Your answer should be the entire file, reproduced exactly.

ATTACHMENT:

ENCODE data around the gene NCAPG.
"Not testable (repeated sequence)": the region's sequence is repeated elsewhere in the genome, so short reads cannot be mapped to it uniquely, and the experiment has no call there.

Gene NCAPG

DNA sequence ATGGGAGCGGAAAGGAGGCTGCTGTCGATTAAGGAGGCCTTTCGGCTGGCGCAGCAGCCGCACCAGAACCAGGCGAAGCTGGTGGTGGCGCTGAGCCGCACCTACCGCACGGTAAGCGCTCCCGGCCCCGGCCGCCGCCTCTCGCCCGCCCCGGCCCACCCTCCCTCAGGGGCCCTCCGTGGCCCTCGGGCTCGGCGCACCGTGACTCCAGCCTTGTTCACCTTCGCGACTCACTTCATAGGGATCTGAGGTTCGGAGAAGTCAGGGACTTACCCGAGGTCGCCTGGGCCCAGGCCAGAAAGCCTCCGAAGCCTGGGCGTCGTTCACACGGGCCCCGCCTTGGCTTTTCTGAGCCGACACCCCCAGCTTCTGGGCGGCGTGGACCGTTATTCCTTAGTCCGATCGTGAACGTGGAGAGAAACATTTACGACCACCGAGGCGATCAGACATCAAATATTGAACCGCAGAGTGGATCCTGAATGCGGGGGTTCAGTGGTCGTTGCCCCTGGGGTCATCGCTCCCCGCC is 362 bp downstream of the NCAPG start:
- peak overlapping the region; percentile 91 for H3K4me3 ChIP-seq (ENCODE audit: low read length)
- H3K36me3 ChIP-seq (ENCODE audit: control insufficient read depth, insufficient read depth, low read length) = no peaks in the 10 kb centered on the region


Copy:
ENCODE data around the gene NCAPG.
"Not testable (repeated sequence)": the region's sequence is repeated elsewhere in the genome, so short reads cannot be mapped to it uniquely, and the experiment has no call there.

Gene NCAPG

DNA sequence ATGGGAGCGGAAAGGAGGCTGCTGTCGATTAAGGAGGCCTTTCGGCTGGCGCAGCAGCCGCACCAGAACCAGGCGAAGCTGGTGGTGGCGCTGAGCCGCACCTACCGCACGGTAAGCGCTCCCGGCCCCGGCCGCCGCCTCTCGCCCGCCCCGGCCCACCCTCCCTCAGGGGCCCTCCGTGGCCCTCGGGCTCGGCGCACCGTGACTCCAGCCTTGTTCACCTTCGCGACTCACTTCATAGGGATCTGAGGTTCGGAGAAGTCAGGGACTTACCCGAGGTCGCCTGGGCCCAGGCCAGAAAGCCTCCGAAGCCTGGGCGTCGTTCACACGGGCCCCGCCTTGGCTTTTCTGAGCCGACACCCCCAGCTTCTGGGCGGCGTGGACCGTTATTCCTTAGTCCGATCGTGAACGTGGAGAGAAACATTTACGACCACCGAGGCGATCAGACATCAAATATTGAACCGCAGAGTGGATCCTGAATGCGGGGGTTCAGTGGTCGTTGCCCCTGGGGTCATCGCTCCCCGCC is 362 bp downstream of the NCAPG start:
- peak overlapping the region; percentile 91 for H3K4me3 ChIP-seq (ENCODE audit: low read length)
- H3K36me3 ChIP-seq (ENCODE audit: control insufficient read depth, insufficient read depth, low read length) = no peaks in the 10 kb centered on the region